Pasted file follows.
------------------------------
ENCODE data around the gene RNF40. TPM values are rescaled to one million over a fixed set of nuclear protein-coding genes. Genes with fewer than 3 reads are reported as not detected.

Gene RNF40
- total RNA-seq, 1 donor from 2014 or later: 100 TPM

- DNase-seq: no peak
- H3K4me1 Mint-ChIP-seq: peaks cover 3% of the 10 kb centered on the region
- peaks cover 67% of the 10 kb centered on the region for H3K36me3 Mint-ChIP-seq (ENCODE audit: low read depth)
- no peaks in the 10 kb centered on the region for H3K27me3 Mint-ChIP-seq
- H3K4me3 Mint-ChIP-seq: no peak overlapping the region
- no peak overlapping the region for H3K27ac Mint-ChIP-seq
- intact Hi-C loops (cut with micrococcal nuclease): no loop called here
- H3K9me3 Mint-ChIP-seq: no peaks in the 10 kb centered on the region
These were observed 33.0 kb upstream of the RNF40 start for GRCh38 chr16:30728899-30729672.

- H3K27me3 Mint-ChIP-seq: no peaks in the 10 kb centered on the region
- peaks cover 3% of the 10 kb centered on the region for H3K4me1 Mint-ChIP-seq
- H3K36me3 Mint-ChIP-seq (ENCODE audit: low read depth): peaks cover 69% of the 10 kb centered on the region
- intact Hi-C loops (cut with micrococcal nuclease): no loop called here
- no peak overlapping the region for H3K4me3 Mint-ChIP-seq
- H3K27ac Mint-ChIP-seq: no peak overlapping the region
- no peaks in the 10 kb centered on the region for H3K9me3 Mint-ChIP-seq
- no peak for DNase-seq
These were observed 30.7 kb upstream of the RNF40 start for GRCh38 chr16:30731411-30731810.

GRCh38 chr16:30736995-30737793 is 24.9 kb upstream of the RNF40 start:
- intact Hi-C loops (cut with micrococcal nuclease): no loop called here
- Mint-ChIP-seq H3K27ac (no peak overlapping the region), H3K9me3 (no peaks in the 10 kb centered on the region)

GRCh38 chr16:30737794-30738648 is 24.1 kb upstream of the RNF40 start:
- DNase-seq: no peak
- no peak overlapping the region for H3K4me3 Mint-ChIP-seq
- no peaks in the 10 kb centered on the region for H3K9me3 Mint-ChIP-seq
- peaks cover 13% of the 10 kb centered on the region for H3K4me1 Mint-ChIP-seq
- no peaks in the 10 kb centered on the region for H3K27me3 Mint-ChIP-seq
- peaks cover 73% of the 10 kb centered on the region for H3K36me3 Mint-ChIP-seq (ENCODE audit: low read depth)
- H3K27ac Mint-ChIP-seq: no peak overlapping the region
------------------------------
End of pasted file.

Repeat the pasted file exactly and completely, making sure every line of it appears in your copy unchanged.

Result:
ENCODE data around the gene RNF40. TPM values are rescaled to one million over a fixed set of nuclear protein-coding genes. Genes with fewer than 3 reads are reported as not detected.

Gene RNF40
- total RNA-seq, 1 donor from 2014 or later: 100 TPM

- DNase-seq: no peak
- H3K4me1 Mint-ChIP-seq: peaks cover 3% of the 10 kb centered on the region
- peaks cover 67% of the 10 kb centered on the region for H3K36me3 Mint-ChIP-seq (ENCODE audit: low read depth)
- no peaks in the 10 kb centered on the region for H3K27me3 Mint-ChIP-seq
- H3K4me3 Mint-ChIP-seq: no peak overlapping the region
- no peak overlapping the region for H3K27ac Mint-ChIP-seq
- intact Hi-C loops (cut with micrococcal nuclease): no loop called here
- H3K9me3 Mint-ChIP-seq: no peaks in the 10 kb centered on the region
These were observed 33.0 kb upstream of the RNF40 start for GRCh38 chr16:30728899-30729672.

- H3K27me3 Mint-ChIP-seq: no peaks in the 10 kb centered on the region
- peaks cover 3% of the 10 kb centered on the region for H3K4me1 Mint-ChIP-seq
- H3K36me3 Mint-ChIP-seq (ENCODE audit: low read depth): peaks cover 69% of the 10 kb centered on the region
- intact Hi-C loops (cut with micrococcal nuclease): no loop called here
- no peak overlapping the region for H3K4me3 Mint-ChIP-seq
- H3K27ac Mint-ChIP-seq: no peak overlapping the region
- no peaks in the 10 kb centered on the region for H3K9me3 Mint-ChIP-seq
- no peak for DNase-seq
These were observed 30.7 kb upstream of the RNF40 start for GRCh38 chr16:30731411-30731810.

GRCh38 chr16:30736995-30737793 is 24.9 kb upstream of the RNF40 start:
- intact Hi-C loops (cut with micrococcal nuclease): no loop called here
- Mint-ChIP-seq H3K27ac (no peak overlapping the region), H3K9me3 (no peaks in the 10 kb centered on the region)

GRCh38 chr16:30737794-30738648 is 24.1 kb upstream of the RNF40 start:
- DNase-seq: no peak
- no peak overlapping the region for H3K4me3 Mint-ChIP-seq
- no peaks in the 10 kb centered on the region for H3K9me3 Mint-ChIP-seq
- peaks cover 13% of the 10 kb centered on the region for H3K4me1 Mint-ChIP-seq
- no peaks in the 10 kb centered on the region for H3K27me3 Mint-ChIP-seq
- peaks cover 73% of the 10 kb centered on the region for H3K36me3 Mint-ChIP-seq (ENCODE audit: low read depth)
- H3K27ac Mint-ChIP-seq: no peak overlapping the region